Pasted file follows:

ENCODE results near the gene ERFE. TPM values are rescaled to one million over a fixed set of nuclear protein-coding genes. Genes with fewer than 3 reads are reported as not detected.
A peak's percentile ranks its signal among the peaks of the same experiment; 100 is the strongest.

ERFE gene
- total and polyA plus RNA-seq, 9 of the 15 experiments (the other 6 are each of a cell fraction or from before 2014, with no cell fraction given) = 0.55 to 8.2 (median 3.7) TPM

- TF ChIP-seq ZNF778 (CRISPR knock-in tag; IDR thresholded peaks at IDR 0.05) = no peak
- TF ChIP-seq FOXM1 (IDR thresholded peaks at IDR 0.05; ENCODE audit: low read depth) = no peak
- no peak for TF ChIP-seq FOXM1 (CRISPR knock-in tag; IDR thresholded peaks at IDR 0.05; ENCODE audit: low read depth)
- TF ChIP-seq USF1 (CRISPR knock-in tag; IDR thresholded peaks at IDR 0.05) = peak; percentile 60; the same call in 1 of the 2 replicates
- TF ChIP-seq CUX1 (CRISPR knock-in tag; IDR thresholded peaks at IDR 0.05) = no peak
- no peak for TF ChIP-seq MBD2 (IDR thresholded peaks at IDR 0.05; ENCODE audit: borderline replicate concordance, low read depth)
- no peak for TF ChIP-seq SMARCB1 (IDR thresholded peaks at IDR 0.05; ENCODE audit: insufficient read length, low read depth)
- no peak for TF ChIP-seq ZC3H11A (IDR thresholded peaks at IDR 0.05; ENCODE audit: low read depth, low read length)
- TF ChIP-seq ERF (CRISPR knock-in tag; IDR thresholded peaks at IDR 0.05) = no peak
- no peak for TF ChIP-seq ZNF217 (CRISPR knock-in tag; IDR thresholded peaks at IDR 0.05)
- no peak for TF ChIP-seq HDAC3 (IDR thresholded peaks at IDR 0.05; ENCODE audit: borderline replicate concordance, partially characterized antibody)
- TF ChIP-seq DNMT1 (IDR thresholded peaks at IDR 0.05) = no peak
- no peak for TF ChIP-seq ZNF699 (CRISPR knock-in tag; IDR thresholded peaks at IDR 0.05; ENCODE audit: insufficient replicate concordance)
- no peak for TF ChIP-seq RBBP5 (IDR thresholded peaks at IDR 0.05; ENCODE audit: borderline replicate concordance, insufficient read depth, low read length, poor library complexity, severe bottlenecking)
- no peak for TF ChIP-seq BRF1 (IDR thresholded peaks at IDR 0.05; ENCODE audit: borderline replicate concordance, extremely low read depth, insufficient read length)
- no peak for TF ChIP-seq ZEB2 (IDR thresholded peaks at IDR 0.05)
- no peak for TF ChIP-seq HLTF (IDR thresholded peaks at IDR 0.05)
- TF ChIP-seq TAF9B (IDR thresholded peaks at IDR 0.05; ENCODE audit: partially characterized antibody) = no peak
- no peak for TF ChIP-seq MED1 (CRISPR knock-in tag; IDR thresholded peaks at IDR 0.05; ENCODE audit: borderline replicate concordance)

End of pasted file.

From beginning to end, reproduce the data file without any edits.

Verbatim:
ENCODE results near the gene ERFE. TPM values are rescaled to one million over a fixed set of nuclear protein-coding genes. Genes with fewer than 3 reads are reported as not detected.
A peak's percentile ranks its signal among the peaks of the same experiment; 100 is the strongest.

ERFE gene
- total and polyA plus RNA-seq, 9 of the 15 experiments (the other 6 are each of a cell fraction or from before 2014, with no cell fraction given) = 0.55 to 8.2 (median 3.7) TPM

- TF ChIP-seq ZNF778 (CRISPR knock-in tag; IDR thresholded peaks at IDR 0.05) = no peak
- TF ChIP-seq FOXM1 (IDR thresholded peaks at IDR 0.05; ENCODE audit: low read depth) = no peak
- no peak for TF ChIP-seq FOXM1 (CRISPR knock-in tag; IDR thresholded peaks at IDR 0.05; ENCODE audit: low read depth)
- TF ChIP-seq USF1 (CRISPR knock-in tag; IDR thresholded peaks at IDR 0.05) = peak; percentile 60; the same call in 1 of the 2 replicates
- TF ChIP-seq CUX1 (CRISPR knock-in tag; IDR thresholded peaks at IDR 0.05) = no peak
- no peak for TF ChIP-seq MBD2 (IDR thresholded peaks at IDR 0.05; ENCODE audit: borderline replicate concordance, low read depth)
- no peak for TF ChIP-seq SMARCB1 (IDR thresholded peaks at IDR 0.05; ENCODE audit: insufficient read length, low read depth)
- no peak for TF ChIP-seq ZC3H11A (IDR thresholded peaks at IDR 0.05; ENCODE audit: low read depth, low read length)
- TF ChIP-seq ERF (CRISPR knock-in tag; IDR thresholded peaks at IDR 0.05) = no peak
- no peak for TF ChIP-seq ZNF217 (CRISPR knock-in tag; IDR thresholded peaks at IDR 0.05)
- no peak for TF ChIP-seq HDAC3 (IDR thresholded peaks at IDR 0.05; ENCODE audit: borderline replicate concordance, partially characterized antibody)
- TF ChIP-seq DNMT1 (IDR thresholded peaks at IDR 0.05) = no peak
- no peak for TF ChIP-seq ZNF699 (CRISPR knock-in tag; IDR thresholded peaks at IDR 0.05; ENCODE audit: insufficient replicate concordance)
- no peak for TF ChIP-seq RBBP5 (IDR thresholded peaks at IDR 0.05; ENCODE audit: borderline replicate concordance, insufficient read depth, low read length, poor library complexity, severe bottlenecking)
- no peak for TF ChIP-seq BRF1 (IDR thresholded peaks at IDR 0.05; ENCODE audit: borderline replicate concordance, extremely low read depth, insufficient read length)
- no peak for TF ChIP-seq ZEB2 (IDR thresholded peaks at IDR 0.05)
- no peak for TF ChIP-seq HLTF (IDR thresholded peaks at IDR 0.05)
- TF ChIP-seq TAF9B (IDR thresholded peaks at IDR 0.05; ENCODE audit: partially characterized antibody) = no peak
- no peak for TF ChIP-seq MED1 (CRISPR knock-in tag; IDR thresholded peaks at IDR 0.05; ENCODE audit: borderline replicate concordance)